A locals guide to drinking water in Rome
A fantastic way to stay hydrated in Rome is to take advantage of the drinking water fountains called Nasoni. There are over 2000 in the city, with the first one installed in 1874, with the water coming from a large Roman aqueduct called Peschiera. Its purity is monitored with over 200,000 tests performed annually.
The water is licensed by the city of Rome, and Romans call it ‘l’acqua del sindaco’, meaning the mayor’s water. Each nasoni has the initials S.P.Q.R stamped on it, which stands for the latin phrase Senatus Populus Que Romanus (The senate and the people of Rome) which refers to the government of the ancient Roman republic.
The 200 pound, 3 foot iron structures, owe its name to the bent snout that resembles a nose. (big nose in Italian translates as nasoni). Most of the locals of Rome drink the water by covering the snout, allowing the water to flow out from a small hole at the top of the snout allowing for more convenient drinking.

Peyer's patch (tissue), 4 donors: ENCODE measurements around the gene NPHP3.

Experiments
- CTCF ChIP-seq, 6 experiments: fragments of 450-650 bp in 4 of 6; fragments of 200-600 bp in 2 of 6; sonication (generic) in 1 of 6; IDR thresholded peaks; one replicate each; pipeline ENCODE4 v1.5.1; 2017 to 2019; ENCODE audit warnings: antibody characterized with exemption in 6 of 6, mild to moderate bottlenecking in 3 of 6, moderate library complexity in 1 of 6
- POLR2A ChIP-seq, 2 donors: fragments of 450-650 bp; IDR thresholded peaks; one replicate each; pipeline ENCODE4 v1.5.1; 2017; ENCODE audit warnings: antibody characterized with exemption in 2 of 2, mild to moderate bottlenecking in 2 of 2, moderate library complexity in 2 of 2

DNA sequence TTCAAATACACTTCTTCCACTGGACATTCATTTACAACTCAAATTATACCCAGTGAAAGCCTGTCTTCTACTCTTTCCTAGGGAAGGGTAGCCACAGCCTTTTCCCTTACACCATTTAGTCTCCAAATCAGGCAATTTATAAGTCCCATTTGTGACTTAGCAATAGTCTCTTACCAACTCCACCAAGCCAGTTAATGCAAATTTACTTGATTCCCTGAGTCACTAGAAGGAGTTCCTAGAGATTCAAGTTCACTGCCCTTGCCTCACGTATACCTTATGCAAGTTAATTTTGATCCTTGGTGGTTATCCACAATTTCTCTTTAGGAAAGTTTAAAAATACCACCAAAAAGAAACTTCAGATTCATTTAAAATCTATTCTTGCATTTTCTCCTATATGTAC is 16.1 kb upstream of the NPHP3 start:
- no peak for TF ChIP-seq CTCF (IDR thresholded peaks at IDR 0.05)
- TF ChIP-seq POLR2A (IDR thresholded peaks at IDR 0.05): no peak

The nasoni are environmentally friendly, with 15,000 cubic meters of water flowing into the fountains drains each day, used for watering gardens and other non-drinking purposes.
If you have trouble locating these fountains in the city, there is a mobile phone application available to download called I Nasoni di Roma here for free on itunes. Alternatively you can locate your closest Nasoni fountain click here, by entering your address or postcode by the map.
When purchasing your coffee at a local café, you would also expect to be given a glass of water. If not, ‘Posso avere un bicchiere di aqua per favore,’ is the way to ask. To discover more useful information and money saving tips in Rome, click here to see more of blogs.